There was a sound of wheels, and presently the gentleman usher came forward, announcing the Most Noble the Marquis de Nidemerle, and the Lord Viscount of Bellaise. My father and brothers went half-way down the stairs to meet them, my mother advanced across the room, holding me in one hand and Annora in the other. We all curtsied low, and as the gentlemen advanced, bowing low, and almost sweeping the ground with the plumes in their hats, we each had to offer them a cheek to salute after the English fashion. The old marquis was talking French so fast that I could not understand him in the least, but somehow a mist suddenly seemed to clear away from before me, and I found that I was standing before that alarming table, not with him, but with something much younger—not much older, indeed, than Eustace.
I began to hear what the notary was reading out, and behold it was— ’Contract of marriage on the part of Philippe Marie Francois de Bellaise, Marquis de Nidermerle, and Eustace de Ribaumont, Baron Walwyn of Walwyn, in Dorset, and Baron de Ribaumont in Picardy, on behoof of Gaspard Henri Philippe, Viscount de Bellaise, nephew of the Marquis de Nidemerle, and Margaret Henrietta Maria de Ribaumont, daughter of the Baron de Ribaumont.’
Then I knew that I had been taken in by the Prince’s wicked trick, and that my husband was to be the young viscount, not the old uncle! I do not think that this was much comfort to me at the moment, for, all the same, I was going into a strange country, away from every one I had ever known.
But I did take courage to look up under my eye-lashes at the form I was to see with very different eyes. M. de Ballaise was only nineteen, but although not so tall as my father or brother, he had already that grand military bearing which is only acquired in the French service, and no wonder, or he had been three years in the Regiment de Conde, and had already seen two battles and three sieges in Savoy, and now had only leave of absence for the winter before rejoining his regiment in the Low Countries.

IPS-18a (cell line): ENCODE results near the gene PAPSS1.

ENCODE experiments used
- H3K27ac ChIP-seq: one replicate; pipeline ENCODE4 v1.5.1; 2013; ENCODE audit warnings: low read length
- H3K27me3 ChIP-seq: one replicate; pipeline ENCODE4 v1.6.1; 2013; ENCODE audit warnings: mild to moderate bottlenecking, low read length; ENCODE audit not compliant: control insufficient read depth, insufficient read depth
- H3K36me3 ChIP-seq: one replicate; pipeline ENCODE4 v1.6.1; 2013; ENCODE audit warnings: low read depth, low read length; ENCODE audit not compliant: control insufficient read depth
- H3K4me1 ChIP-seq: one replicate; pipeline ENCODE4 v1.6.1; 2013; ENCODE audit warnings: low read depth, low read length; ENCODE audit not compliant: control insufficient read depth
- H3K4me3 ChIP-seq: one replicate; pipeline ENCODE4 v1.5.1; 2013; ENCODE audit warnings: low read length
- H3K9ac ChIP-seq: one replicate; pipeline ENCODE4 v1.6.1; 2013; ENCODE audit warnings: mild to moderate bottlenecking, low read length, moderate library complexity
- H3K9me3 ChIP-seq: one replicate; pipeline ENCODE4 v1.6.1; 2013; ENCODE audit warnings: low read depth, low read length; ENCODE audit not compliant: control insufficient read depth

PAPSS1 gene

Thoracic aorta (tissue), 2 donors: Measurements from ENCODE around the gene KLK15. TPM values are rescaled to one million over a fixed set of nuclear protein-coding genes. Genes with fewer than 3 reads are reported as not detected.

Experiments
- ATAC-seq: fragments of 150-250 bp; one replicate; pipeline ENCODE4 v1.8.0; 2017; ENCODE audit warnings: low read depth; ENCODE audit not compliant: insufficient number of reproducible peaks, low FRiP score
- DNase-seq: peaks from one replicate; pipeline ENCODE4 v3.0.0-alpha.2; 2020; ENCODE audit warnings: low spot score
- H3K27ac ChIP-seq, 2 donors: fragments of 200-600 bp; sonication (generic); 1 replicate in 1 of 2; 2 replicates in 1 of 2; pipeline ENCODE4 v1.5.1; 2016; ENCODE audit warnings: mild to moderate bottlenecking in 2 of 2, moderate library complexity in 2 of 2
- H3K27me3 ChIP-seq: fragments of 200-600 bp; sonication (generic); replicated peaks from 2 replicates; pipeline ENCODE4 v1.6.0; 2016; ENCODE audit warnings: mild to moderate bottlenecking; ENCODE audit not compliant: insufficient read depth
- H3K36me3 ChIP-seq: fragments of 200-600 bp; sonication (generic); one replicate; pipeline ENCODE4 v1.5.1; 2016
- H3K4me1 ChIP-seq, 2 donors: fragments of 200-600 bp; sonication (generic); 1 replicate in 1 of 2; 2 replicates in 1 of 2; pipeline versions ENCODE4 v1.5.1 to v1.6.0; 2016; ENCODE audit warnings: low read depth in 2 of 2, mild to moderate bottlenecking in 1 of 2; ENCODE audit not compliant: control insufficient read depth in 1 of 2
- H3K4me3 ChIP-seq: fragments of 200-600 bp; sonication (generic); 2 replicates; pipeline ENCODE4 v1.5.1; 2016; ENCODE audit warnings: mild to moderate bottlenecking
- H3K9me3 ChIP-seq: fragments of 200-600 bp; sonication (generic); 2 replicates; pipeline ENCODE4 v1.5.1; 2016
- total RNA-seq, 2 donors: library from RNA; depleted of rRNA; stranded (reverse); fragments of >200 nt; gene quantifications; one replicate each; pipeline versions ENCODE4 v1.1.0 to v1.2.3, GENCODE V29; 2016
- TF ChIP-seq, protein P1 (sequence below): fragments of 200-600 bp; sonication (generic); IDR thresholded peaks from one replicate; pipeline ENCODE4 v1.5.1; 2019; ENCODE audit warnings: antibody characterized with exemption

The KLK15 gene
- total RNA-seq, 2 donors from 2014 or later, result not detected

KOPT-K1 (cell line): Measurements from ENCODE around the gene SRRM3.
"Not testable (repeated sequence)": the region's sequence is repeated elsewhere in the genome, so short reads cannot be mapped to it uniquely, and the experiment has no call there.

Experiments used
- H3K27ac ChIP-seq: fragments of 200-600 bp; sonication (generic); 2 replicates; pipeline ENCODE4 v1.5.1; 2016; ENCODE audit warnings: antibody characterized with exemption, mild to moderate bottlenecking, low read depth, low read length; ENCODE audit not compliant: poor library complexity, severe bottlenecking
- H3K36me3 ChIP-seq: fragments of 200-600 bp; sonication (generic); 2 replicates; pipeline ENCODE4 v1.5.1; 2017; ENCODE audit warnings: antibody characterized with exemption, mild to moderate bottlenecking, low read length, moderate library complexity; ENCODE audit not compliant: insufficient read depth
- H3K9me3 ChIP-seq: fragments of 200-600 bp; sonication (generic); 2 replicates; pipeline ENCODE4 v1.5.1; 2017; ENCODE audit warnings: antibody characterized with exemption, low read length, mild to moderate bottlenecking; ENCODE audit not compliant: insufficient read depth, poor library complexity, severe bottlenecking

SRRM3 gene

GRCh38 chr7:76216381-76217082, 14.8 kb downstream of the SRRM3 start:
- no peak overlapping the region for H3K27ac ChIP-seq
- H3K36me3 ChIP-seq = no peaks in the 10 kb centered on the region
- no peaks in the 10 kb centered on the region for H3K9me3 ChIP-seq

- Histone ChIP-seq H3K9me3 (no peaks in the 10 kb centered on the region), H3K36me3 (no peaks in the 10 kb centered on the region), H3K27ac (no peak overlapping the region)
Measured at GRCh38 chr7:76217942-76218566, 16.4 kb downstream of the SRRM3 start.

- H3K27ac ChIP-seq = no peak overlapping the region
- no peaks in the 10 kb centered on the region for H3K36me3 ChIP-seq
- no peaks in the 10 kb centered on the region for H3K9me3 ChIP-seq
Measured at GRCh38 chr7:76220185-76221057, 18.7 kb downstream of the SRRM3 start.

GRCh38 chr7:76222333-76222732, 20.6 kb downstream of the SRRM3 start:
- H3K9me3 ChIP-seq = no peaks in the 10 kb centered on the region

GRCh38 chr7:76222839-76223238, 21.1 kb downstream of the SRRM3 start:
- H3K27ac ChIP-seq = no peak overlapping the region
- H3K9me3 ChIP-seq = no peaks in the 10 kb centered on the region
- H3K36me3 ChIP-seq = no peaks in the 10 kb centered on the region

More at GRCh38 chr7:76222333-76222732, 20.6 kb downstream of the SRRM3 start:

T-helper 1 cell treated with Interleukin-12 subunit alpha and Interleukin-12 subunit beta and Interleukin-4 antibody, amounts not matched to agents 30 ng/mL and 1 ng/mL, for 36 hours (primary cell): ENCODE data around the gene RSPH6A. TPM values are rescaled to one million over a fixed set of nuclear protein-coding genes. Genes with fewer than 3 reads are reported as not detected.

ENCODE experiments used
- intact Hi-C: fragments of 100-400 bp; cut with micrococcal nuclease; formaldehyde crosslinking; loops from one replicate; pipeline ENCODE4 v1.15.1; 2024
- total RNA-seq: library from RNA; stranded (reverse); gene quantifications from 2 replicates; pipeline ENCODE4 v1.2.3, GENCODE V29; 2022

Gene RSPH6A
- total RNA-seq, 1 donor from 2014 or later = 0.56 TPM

Yet he looked as bashful as a maiden. It was true that, as my father said, his bashfulness was as great as an Englishman’s. Indeed, he had been bred up at his great uncle’s chateau in Anjou, under a strict abbe who had gone with him to the war, and from whom he was only now to be set free upon his marriage. He had scarcely ever spoken to any lady but his old aunt—his parents had long been dead— and he had only two or three times seen his little sister through the grating of her convent. So, as he afterwards confessed, nothing but his military drill and training bore him through the affair. He stood upright as a dart, bowed at the right place, and in due time signed his name to the contract, and I had to do the same. Then there ensued a great state dinner, where he and I sat together, but neither of us spoke to the other; and when, as I was trying to see the viscount under my eyelashes, I caught his eyes trying to do the same by me, I remember my cheeks flaming all over, and I think his must have done the same, for my father burst suddenly out into a laugh without apparent cause, though he tried to check himself when he saw my mother’s vexation.